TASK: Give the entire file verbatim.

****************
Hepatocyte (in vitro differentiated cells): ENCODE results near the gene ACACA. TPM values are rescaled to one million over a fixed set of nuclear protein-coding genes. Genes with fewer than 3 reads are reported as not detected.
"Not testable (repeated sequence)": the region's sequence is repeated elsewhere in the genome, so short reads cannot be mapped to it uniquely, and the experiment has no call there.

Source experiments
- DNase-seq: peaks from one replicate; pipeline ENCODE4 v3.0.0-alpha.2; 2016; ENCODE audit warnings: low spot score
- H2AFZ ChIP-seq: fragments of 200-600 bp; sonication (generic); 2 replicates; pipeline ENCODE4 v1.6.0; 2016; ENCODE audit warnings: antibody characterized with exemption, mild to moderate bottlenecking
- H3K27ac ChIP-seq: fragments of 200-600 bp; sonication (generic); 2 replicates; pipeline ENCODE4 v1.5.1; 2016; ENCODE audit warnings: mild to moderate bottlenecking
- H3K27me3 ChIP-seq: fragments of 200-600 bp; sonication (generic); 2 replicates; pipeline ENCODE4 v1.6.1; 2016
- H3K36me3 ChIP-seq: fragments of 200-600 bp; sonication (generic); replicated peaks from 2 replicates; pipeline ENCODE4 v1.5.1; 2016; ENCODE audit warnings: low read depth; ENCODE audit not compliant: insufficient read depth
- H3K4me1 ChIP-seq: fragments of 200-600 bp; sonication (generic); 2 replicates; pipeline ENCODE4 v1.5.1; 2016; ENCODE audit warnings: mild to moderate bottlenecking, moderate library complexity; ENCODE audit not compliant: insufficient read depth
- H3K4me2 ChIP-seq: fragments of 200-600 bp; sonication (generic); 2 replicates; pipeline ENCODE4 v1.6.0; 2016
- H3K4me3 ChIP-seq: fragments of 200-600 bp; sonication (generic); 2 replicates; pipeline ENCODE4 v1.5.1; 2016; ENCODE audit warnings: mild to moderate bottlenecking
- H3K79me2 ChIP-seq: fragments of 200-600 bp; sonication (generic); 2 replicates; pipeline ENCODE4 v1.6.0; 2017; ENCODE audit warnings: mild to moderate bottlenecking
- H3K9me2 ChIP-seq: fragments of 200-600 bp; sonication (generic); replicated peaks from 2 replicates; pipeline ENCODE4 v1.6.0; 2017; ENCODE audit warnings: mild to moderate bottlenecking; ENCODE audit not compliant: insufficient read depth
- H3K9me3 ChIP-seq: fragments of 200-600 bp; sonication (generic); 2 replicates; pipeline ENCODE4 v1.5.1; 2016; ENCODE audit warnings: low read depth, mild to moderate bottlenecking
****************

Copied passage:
Hepatocyte (in vitro differentiated cells): ENCODE results near the gene ACACA. TPM values are rescaled to one million over a fixed set of nuclear protein-coding genes. Genes with fewer than 3 reads are reported as not detected.
"Not testable (repeated sequence)": the region's sequence is repeated elsewhere in the genome, so short reads cannot be mapped to it uniquely, and the experiment has no call there.

Source experiments
- DNase-seq: peaks from one replicate; pipeline ENCODE4 v3.0.0-alpha.2; 2016; ENCODE audit warnings: low spot score
- H2AFZ ChIP-seq: fragments of 200-600 bp; sonication (generic); 2 replicates; pipeline ENCODE4 v1.6.0; 2016; ENCODE audit warnings: antibody characterized with exemption, mild to moderate bottlenecking
- H3K27ac ChIP-seq: fragments of 200-600 bp; sonication (generic); 2 replicates; pipeline ENCODE4 v1.5.1; 2016; ENCODE audit warnings: mild to moderate bottlenecking
- H3K27me3 ChIP-seq: fragments of 200-600 bp; sonication (generic); 2 replicates; pipeline ENCODE4 v1.6.1; 2016
- H3K36me3 ChIP-seq: fragments of 200-600 bp; sonication (generic); replicated peaks from 2 replicates; pipeline ENCODE4 v1.5.1; 2016; ENCODE audit warnings: low read depth; ENCODE audit not compliant: insufficient read depth
- H3K4me1 ChIP-seq: fragments of 200-600 bp; sonication (generic); 2 replicates; pipeline ENCODE4 v1.5.1; 2016; ENCODE audit warnings: mild to moderate bottlenecking, moderate library complexity; ENCODE audit not compliant: insufficient read depth
- H3K4me2 ChIP-seq: fragments of 200-600 bp; sonication (generic); 2 replicates; pipeline ENCODE4 v1.6.0; 2016
- H3K4me3 ChIP-seq: fragments of 200-600 bp; sonication (generic); 2 replicates; pipeline ENCODE4 v1.5.1; 2016; ENCODE audit warnings: mild to moderate bottlenecking
- H3K79me2 ChIP-seq: fragments of 200-600 bp; sonication (generic); 2 replicates; pipeline ENCODE4 v1.6.0; 2017; ENCODE audit warnings: mild to moderate bottlenecking
- H3K9me2 ChIP-seq: fragments of 200-600 bp; sonication (generic); replicated peaks from 2 replicates; pipeline ENCODE4 v1.6.0; 2017; ENCODE audit warnings: mild to moderate bottlenecking; ENCODE audit not compliant: insufficient read depth
- H3K9me3 ChIP-seq: fragments of 200-600 bp; sonication (generic); 2 replicates; pipeline ENCODE4 v1.5.1; 2016; ENCODE audit warnings: low read depth, mild to moderate bottlenecking